This is when you actually achieve the “shift” from logic to creative. Once you are in writing mode like you said you become oblivious to time and word counts (forms of measurement).

So the question is if you don’t use it once the shift is made why do you need it?

Simple. Your left brain needs a logical reason to relinquish control and let the right side take over. Because after all the right side is the “child” it is creative, it is imaginative, but it is also irresponsible. The left side (Logic) is like the parent. Keep the child out of trouble, keep the child safe, etc.

It is very difficult for the “adult” in all of us to relinquish full control and so sometimes you have to give your left side a very logical reason. Why do word counts and time allotments work so well? Because logically speaking, you are telling the adult "Hey let the kid drive for awhile BUT we will stop in a certain time frame or when we reach a certain goal and then the child will relinquish control and we can get our minds back into a logical state. It makes the Left side (adult) let go easier for same when you give it an exact time frame/goal when it will be allowed back. Other than that it has no actual use because once the shift is made you become oblivious to logic and you forget time and measurement, until either you are interrupted and the “adult” grabs the wheel again or something “wakes up” the left side and the transition back to logic occurs. Does it actually improve your writing? Well if you don’t use while you are writing it would be hard to say yes. The only thing it may improve is your ability to make the shift from left brain to right brain.

For the average person to achieve this “shift” is not very easy but it is done. Usually their right brain expression is left to things such as listening to music, reading, driving, watching a movie or play or watching or playing sports.

I bet each of you do “creative things” pretty much all the time when you are not in a “work” mode. It is second nature to each of you making the shift. And I bet you make the shift many times during just one day.

That is an exception.
That is my logical explanation for explaining the workings of illogical thinking.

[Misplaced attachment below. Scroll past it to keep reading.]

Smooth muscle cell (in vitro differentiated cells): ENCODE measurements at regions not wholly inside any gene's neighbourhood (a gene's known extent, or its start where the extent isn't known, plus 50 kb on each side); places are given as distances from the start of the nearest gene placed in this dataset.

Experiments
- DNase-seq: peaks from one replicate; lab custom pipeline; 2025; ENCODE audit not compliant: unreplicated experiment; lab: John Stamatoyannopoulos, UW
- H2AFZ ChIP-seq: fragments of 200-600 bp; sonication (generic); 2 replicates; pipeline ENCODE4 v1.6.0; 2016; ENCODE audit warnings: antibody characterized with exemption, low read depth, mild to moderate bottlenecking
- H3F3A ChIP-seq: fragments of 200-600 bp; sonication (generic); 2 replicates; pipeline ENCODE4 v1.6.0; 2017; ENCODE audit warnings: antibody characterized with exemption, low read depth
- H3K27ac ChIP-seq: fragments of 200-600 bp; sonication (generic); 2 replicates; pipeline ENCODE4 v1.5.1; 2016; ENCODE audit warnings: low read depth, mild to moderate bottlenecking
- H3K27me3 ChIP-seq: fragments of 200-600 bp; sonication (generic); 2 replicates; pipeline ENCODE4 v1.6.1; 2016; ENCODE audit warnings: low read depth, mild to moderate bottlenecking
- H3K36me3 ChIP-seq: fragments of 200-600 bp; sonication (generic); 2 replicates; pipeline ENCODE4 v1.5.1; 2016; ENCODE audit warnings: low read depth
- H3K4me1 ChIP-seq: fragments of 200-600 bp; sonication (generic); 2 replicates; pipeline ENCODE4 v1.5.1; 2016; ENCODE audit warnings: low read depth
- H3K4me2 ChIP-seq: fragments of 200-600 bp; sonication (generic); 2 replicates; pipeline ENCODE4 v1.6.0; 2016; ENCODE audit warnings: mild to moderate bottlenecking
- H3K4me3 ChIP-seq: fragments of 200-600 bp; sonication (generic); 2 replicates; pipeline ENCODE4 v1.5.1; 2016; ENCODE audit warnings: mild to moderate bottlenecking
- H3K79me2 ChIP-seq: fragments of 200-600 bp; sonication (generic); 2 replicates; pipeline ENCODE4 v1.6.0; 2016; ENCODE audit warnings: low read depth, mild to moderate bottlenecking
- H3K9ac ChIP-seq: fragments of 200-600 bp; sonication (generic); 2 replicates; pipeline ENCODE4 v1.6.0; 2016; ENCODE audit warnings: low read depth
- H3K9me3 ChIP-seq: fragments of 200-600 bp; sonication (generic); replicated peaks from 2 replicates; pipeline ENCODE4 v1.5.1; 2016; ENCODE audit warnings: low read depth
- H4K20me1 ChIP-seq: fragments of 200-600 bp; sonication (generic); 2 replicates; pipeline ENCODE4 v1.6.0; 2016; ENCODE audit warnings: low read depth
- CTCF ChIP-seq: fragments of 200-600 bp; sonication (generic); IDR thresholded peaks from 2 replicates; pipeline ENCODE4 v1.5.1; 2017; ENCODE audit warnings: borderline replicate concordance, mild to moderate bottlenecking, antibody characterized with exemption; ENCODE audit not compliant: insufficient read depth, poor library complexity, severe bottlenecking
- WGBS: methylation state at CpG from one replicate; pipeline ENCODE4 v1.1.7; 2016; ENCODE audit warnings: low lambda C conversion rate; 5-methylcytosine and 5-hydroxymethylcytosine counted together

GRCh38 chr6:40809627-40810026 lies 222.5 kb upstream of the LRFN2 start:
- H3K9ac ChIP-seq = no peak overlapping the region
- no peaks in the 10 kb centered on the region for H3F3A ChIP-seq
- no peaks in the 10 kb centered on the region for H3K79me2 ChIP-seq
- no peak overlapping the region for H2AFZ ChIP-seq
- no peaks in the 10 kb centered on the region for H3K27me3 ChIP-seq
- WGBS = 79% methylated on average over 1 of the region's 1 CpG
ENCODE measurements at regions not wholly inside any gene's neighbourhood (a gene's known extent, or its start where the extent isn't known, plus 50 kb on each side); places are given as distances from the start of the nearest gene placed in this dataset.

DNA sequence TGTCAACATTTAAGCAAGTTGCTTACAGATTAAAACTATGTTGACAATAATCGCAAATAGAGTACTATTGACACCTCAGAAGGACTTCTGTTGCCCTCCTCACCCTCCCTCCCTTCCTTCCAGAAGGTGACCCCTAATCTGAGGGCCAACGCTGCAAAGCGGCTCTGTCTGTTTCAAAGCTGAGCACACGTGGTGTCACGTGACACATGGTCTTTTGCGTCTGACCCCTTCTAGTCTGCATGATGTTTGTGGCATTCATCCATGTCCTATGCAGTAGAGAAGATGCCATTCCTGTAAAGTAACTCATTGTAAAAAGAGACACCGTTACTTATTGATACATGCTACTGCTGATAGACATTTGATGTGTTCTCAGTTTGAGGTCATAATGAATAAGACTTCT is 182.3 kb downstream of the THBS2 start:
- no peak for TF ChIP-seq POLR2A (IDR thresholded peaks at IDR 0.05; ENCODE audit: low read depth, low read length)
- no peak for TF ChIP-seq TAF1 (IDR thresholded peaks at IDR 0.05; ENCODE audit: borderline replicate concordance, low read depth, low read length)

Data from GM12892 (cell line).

Really? I think maybe you need to get to know more average normal people. Gardening, woodworking, needlecrafts, scrapbooking, cooking, photography… the list of popular right-brain hobbies looks pretty long to me. Not to mention sports, which I’m not sure about but which you put on the right brain list.

I also think you aren’t giving the “left-brain” professions enough credit. The working methods of great scientists are remarkably similar to the working methods of great artists. The end result may be logical and structured, but the process of getting there involves lots of intuition, puttering around, wrong turns, false starts, and so forth. You’ll also find plenty of creative hobbies among working scientists, too.


Wait a minute… haven’t you spent several thousand words telling us that writing is a right brain activity? Then what’s it doing on the left brain list? And certainly reading feeds the right brain: it’s pretty hard to create if you don’t supply yourself with the raw materials.

Granted, these subjects are often taught in a very structured, logical way, but there’s nothing left brained about the material itself.


The creative part of writing (imagining the story, scene, etc) is right brain. The act of actually forming words with letters is a structured exercise and using the letters to form words is left brain. So “creative writing” is considered a “right brain activity” because the actual left brain contribution is like being on auto pilot for the right brain. Writing exercises, studying grammar, etc is left brain and rules based activities.